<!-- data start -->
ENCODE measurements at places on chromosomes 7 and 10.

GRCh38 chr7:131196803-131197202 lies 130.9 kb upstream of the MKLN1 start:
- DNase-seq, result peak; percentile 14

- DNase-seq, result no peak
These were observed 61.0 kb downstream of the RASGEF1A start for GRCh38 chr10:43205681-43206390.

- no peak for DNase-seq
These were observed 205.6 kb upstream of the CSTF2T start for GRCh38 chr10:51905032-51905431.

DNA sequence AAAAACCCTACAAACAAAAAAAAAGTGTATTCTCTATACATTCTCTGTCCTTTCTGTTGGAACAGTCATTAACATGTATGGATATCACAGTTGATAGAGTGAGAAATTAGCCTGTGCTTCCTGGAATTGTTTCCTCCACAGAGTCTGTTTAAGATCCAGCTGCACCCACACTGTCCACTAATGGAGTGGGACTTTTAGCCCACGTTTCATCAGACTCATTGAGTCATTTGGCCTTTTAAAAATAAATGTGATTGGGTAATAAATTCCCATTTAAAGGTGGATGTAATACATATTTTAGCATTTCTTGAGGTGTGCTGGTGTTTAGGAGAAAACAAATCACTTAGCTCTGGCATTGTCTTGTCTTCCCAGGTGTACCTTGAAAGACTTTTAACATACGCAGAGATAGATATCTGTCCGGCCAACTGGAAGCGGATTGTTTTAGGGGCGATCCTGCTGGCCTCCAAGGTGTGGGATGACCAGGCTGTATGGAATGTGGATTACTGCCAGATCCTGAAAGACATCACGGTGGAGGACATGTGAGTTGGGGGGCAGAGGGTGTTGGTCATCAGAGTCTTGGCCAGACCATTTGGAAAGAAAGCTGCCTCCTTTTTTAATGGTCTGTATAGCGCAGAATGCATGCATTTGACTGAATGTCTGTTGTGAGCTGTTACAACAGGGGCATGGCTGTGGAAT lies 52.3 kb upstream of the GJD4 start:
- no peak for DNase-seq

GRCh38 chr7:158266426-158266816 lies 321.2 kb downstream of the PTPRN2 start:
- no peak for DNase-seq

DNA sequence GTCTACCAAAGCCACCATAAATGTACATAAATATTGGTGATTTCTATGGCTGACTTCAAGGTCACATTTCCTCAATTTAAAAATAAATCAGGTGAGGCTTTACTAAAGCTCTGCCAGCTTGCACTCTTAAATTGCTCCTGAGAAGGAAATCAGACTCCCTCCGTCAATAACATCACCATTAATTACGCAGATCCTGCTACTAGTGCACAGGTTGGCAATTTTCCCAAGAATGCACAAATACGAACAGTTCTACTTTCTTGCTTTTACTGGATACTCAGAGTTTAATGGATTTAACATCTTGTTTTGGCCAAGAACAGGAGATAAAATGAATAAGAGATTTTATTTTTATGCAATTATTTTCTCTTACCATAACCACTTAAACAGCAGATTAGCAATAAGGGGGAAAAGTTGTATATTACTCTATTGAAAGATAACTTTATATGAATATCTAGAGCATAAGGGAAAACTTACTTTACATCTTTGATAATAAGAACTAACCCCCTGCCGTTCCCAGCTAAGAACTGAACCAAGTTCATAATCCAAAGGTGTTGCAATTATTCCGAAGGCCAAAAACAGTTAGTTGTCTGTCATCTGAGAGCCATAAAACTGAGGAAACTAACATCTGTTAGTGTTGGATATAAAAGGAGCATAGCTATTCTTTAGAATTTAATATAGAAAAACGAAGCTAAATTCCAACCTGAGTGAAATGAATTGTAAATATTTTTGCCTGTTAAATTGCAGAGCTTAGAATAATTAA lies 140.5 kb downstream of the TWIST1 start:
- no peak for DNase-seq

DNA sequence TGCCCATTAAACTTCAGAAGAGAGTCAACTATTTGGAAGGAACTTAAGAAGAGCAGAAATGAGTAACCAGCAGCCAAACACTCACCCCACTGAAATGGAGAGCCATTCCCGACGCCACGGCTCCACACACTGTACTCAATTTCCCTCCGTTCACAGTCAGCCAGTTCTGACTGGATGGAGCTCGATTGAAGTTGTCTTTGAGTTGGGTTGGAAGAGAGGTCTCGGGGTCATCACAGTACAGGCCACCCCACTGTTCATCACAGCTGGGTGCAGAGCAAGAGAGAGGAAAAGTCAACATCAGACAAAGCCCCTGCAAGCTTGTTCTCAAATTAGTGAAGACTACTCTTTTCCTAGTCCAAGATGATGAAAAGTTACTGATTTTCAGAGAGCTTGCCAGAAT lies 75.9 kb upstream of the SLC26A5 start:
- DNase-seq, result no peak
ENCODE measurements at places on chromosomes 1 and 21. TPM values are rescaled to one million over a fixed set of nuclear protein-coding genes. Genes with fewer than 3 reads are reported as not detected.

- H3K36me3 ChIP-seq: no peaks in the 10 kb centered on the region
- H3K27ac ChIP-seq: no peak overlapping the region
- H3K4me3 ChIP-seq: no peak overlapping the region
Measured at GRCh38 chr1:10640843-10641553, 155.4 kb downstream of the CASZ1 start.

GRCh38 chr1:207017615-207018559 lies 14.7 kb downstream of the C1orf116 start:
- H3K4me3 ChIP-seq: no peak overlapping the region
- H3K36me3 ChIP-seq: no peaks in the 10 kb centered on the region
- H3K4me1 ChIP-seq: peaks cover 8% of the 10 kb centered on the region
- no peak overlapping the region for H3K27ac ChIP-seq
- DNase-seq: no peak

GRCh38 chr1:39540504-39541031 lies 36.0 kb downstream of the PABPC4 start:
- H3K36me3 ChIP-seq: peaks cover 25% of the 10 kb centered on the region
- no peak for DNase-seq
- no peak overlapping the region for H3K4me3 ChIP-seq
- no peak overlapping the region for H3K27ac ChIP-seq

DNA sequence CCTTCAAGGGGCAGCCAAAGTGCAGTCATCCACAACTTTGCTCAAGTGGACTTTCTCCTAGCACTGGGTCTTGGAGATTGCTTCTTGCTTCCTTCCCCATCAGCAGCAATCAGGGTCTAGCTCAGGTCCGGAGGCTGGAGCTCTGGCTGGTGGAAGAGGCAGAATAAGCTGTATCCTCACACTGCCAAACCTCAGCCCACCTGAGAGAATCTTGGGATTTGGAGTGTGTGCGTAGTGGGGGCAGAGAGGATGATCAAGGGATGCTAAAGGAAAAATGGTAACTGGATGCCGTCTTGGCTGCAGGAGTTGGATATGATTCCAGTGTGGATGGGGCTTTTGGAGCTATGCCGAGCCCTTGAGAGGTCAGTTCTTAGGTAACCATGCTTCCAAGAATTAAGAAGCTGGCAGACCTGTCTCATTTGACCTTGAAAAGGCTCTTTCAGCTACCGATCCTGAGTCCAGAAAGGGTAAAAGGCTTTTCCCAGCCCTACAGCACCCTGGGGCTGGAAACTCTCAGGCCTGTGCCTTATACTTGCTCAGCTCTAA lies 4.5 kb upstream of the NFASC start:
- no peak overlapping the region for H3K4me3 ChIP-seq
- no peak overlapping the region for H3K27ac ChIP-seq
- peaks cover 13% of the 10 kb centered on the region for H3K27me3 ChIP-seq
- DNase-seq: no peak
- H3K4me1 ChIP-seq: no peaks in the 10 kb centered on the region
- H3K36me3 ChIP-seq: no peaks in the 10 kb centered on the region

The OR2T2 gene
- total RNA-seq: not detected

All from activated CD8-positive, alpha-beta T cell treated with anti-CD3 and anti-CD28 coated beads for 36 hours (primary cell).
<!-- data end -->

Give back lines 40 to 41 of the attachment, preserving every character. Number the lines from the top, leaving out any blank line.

- total RNA-seq: not detected

All from activated CD8-positive, alpha-beta T cell treated with anti-CD3 and anti-CD28 coated beads for 36 hours (primary cell).